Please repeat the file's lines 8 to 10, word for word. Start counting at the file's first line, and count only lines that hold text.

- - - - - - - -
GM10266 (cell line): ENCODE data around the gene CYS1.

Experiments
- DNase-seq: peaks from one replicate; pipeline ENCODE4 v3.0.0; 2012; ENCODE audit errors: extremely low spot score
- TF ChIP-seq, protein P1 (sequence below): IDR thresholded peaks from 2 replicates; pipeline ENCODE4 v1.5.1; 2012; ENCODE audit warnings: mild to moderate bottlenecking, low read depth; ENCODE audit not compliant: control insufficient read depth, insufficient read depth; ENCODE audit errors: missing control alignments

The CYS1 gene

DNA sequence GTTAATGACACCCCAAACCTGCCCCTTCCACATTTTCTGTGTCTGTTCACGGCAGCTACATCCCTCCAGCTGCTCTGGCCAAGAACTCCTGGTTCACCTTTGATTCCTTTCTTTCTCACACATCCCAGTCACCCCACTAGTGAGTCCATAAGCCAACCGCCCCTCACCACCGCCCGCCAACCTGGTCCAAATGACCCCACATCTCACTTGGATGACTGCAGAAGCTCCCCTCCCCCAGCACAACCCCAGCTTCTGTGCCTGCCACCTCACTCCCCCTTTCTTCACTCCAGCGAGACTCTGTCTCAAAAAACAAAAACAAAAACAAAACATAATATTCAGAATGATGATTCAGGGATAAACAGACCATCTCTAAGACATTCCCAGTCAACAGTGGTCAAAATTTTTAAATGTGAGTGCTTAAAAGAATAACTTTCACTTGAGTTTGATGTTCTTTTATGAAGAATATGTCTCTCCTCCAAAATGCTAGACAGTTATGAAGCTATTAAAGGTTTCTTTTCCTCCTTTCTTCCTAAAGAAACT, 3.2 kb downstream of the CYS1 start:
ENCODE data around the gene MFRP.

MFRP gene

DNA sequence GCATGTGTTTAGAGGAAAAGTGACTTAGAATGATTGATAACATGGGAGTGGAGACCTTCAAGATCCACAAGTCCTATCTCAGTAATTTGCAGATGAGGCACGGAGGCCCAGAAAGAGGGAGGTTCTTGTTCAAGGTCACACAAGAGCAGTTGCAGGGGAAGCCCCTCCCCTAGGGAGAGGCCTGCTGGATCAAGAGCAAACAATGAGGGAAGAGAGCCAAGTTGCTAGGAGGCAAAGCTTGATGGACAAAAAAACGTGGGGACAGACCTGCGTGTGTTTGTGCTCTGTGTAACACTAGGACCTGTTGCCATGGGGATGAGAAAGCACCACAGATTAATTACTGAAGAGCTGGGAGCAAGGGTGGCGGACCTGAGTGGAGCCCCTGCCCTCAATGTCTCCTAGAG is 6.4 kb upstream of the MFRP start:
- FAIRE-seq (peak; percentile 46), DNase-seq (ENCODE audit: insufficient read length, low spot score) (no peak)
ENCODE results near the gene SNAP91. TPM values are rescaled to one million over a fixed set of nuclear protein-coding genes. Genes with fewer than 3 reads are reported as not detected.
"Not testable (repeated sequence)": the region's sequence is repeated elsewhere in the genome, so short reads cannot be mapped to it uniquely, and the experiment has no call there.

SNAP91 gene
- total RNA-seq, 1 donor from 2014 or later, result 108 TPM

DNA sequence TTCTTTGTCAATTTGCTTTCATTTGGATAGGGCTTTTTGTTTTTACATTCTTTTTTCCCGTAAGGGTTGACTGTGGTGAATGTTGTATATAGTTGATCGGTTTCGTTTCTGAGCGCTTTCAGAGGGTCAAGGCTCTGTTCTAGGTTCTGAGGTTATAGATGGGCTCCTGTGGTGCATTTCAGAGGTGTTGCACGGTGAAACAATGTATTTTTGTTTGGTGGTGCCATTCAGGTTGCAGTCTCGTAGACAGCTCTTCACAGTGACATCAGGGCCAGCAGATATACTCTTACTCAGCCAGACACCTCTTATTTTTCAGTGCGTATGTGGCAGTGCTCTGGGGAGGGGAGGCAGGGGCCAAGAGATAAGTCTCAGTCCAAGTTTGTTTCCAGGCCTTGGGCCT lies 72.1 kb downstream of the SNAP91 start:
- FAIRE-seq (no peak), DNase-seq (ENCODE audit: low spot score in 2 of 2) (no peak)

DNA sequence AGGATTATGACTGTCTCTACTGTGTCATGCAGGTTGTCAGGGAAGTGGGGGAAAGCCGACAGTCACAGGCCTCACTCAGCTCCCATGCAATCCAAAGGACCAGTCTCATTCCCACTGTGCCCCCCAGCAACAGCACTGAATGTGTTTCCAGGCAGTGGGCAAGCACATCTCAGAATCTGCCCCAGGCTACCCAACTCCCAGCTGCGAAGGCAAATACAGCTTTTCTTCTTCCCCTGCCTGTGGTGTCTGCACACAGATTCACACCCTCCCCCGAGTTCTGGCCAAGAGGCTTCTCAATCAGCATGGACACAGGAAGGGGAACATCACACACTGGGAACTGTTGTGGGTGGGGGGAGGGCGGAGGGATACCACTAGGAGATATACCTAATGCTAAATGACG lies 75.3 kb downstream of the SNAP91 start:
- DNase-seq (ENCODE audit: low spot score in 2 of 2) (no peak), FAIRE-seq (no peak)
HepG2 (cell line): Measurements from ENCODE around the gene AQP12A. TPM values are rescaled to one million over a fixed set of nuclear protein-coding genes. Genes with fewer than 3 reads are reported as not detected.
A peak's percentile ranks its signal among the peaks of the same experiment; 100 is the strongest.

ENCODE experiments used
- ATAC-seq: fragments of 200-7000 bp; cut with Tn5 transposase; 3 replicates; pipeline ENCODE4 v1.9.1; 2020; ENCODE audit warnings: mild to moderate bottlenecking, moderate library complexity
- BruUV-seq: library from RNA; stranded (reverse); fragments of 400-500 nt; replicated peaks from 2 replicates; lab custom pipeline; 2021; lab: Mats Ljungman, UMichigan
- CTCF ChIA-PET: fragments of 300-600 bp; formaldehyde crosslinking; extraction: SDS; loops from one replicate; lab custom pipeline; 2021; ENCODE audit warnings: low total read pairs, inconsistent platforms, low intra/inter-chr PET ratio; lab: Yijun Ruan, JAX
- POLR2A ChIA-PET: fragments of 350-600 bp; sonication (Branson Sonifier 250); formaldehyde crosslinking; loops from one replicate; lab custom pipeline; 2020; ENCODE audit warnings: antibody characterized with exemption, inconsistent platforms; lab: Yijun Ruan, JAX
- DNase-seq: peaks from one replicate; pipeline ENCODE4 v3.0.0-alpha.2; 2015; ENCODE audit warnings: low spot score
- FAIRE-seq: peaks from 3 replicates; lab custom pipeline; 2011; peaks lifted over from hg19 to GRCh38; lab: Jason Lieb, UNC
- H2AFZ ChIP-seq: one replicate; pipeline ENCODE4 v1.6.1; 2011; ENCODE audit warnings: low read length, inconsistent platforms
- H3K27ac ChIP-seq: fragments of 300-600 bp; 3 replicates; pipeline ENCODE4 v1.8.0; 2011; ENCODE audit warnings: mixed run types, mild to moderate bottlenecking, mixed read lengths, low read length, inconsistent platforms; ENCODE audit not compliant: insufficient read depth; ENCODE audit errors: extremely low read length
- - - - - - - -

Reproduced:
MFRP gene

DNA sequence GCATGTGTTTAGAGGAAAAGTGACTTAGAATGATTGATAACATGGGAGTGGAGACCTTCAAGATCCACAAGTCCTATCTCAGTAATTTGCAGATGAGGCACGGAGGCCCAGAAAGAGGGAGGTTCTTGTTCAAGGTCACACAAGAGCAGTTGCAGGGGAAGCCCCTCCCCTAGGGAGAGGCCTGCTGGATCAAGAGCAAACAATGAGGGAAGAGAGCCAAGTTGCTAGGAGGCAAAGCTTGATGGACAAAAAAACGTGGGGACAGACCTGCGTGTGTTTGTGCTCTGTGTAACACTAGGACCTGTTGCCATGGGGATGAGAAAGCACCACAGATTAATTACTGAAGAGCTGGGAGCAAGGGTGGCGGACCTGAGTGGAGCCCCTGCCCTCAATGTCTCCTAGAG is 6.4 kb upstream of the MFRP start:
- FAIRE-seq (peak; percentile 46), DNase-seq (ENCODE audit: insufficient read length, low spot score) (no peak)